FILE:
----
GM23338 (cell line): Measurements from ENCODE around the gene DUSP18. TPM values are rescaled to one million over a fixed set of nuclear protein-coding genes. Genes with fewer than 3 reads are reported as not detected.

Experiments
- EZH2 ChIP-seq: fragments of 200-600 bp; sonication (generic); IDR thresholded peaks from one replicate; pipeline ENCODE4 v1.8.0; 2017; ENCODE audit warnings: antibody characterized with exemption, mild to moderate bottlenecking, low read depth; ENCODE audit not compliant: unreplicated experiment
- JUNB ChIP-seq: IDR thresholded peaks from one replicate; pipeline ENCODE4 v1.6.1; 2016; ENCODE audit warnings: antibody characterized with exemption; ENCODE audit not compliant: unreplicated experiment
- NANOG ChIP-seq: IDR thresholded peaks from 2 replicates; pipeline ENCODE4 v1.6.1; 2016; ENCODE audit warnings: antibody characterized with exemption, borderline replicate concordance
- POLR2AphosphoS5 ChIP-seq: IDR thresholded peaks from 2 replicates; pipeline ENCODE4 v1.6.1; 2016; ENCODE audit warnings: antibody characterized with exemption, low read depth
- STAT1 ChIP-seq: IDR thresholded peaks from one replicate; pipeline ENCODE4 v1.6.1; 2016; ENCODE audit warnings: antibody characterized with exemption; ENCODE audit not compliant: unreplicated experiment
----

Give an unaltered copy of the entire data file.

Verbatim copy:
GM23338 (cell line): Measurements from ENCODE around the gene DUSP18. TPM values are rescaled to one million over a fixed set of nuclear protein-coding genes. Genes with fewer than 3 reads are reported as not detected.

Experiments
- EZH2 ChIP-seq: fragments of 200-600 bp; sonication (generic); IDR thresholded peaks from one replicate; pipeline ENCODE4 v1.8.0; 2017; ENCODE audit warnings: antibody characterized with exemption, mild to moderate bottlenecking, low read depth; ENCODE audit not compliant: unreplicated experiment
- JUNB ChIP-seq: IDR thresholded peaks from one replicate; pipeline ENCODE4 v1.6.1; 2016; ENCODE audit warnings: antibody characterized with exemption; ENCODE audit not compliant: unreplicated experiment
- NANOG ChIP-seq: IDR thresholded peaks from 2 replicates; pipeline ENCODE4 v1.6.1; 2016; ENCODE audit warnings: antibody characterized with exemption, borderline replicate concordance
- POLR2AphosphoS5 ChIP-seq: IDR thresholded peaks from 2 replicates; pipeline ENCODE4 v1.6.1; 2016; ENCODE audit warnings: antibody characterized with exemption, low read depth
- STAT1 ChIP-seq: IDR thresholded peaks from one replicate; pipeline ENCODE4 v1.6.1; 2016; ENCODE audit warnings: antibody characterized with exemption; ENCODE audit not compliant: unreplicated experiment